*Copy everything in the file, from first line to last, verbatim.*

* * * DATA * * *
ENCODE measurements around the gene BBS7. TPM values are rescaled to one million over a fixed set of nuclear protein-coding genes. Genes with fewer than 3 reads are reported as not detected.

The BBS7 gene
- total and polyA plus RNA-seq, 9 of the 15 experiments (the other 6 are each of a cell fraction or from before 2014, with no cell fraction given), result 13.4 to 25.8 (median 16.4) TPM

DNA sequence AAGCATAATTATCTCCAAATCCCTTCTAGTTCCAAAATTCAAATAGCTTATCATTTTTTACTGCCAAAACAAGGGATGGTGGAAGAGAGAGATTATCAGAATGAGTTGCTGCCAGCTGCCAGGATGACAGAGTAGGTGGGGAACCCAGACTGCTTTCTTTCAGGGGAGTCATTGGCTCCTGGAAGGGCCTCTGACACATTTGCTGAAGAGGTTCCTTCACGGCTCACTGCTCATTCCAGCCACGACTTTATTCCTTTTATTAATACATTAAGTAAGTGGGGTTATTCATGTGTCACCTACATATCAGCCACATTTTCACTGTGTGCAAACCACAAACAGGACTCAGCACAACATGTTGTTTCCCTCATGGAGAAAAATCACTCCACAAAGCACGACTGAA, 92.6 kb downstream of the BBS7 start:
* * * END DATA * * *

ENCODE measurements around the gene BBS7. TPM values are rescaled to one million over a fixed set of nuclear protein-coding genes. Genes with fewer than 3 reads are reported as not detected.

The BBS7 gene
- total and polyA plus RNA-seq, 9 of the 15 experiments (the other 6 are each of a cell fraction or from before 2014, with no cell fraction given), result 13.4 to 25.8 (median 16.4) TPM

DNA sequence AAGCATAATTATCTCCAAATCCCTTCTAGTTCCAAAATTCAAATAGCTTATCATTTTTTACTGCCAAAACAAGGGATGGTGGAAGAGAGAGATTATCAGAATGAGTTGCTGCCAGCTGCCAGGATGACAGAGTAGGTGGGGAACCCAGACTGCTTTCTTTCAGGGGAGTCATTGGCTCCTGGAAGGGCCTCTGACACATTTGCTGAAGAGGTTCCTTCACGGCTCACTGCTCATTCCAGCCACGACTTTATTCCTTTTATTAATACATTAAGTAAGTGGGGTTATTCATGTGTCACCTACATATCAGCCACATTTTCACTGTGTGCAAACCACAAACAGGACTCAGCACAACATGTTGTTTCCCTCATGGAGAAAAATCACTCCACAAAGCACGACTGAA, 92.6 kb downstream of the BBS7 start: